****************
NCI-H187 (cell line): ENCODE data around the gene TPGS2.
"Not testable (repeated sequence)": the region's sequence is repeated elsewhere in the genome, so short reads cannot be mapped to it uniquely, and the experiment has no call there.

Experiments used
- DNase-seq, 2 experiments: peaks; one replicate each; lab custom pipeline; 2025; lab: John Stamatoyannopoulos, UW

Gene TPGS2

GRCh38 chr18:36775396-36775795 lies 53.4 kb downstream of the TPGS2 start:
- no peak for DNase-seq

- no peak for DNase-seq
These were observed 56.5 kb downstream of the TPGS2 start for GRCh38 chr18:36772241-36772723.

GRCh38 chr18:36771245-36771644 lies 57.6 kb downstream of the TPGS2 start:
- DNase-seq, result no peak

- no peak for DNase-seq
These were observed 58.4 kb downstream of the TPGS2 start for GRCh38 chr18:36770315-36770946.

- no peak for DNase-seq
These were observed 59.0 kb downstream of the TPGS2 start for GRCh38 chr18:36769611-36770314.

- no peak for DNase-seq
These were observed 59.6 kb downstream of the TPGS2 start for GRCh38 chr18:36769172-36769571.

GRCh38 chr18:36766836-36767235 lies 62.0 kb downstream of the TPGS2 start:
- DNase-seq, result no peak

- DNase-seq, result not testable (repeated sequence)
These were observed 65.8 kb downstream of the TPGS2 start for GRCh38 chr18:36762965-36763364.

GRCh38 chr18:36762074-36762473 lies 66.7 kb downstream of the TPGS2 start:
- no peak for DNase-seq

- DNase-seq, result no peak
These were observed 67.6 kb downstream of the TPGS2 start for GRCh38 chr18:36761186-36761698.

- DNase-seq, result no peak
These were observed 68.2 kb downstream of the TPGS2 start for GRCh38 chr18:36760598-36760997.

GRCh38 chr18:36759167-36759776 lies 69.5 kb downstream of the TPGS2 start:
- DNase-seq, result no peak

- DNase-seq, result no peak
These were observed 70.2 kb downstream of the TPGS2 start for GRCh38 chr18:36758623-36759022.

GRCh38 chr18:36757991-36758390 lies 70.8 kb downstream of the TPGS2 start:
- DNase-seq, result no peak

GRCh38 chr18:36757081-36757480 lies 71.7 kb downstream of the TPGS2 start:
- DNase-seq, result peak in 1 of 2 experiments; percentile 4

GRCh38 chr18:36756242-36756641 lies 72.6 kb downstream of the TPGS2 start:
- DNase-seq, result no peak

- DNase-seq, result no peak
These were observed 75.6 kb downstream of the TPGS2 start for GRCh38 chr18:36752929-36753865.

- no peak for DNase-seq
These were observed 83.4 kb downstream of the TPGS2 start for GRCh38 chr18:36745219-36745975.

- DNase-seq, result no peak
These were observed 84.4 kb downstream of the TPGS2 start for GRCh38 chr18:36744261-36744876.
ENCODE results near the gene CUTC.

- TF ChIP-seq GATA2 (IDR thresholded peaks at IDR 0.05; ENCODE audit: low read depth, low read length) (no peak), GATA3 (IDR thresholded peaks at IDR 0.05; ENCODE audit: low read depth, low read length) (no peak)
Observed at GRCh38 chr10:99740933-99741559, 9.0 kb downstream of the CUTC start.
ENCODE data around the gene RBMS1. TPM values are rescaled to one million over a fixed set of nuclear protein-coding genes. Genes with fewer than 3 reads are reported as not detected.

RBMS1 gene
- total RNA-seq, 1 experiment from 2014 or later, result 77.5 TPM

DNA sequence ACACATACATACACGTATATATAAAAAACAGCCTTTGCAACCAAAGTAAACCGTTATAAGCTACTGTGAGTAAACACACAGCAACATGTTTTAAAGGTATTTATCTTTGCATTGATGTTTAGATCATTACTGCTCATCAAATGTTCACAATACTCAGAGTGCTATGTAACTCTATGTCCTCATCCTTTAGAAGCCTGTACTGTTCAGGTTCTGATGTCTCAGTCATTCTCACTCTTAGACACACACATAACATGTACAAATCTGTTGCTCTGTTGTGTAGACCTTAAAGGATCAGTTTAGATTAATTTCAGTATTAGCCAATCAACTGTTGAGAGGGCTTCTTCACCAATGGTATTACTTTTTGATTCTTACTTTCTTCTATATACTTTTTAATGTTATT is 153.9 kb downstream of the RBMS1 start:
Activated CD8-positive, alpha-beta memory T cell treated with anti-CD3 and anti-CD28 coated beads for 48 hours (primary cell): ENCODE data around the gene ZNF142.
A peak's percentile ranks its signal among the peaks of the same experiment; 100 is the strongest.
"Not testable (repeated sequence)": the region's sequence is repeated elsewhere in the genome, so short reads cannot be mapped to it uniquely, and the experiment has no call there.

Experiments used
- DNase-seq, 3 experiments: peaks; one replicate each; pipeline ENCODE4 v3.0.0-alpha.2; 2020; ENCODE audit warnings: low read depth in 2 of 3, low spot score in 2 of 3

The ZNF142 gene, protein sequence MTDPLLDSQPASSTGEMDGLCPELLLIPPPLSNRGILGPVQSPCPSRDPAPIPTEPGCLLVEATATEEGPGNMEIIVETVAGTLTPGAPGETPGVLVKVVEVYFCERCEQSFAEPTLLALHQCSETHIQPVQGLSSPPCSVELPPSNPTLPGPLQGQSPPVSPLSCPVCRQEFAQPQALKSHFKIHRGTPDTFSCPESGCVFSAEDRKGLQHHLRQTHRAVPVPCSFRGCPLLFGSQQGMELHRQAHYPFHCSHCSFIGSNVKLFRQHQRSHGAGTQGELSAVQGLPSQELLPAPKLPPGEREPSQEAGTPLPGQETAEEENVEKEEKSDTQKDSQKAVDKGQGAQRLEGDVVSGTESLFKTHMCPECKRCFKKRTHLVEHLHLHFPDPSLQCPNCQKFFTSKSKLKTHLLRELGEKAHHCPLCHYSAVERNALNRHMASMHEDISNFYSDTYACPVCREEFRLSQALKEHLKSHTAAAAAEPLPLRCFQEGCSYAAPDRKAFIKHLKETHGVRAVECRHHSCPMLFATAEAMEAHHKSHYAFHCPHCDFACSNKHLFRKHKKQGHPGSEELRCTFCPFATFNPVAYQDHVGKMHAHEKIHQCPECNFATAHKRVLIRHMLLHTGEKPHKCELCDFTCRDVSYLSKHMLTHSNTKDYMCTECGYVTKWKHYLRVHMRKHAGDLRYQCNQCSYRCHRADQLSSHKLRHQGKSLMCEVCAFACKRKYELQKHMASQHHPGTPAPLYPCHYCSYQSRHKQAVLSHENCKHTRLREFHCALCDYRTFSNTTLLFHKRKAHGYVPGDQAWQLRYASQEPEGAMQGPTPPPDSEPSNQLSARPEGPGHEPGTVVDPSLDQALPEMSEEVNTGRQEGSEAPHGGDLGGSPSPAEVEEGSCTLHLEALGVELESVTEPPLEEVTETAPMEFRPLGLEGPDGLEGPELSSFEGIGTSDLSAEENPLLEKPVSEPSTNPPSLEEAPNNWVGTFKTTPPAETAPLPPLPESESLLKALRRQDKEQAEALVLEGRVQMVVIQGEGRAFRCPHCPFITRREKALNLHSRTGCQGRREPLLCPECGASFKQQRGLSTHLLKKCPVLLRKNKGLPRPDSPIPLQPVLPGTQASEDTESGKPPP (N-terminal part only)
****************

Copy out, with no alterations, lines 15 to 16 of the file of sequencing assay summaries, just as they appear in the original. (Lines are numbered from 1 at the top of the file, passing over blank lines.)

These were observed 59.0 kb downstream of the TPGS2 start for GRCh38 chr18:36769611-36770314.

- no peak for DNase-seq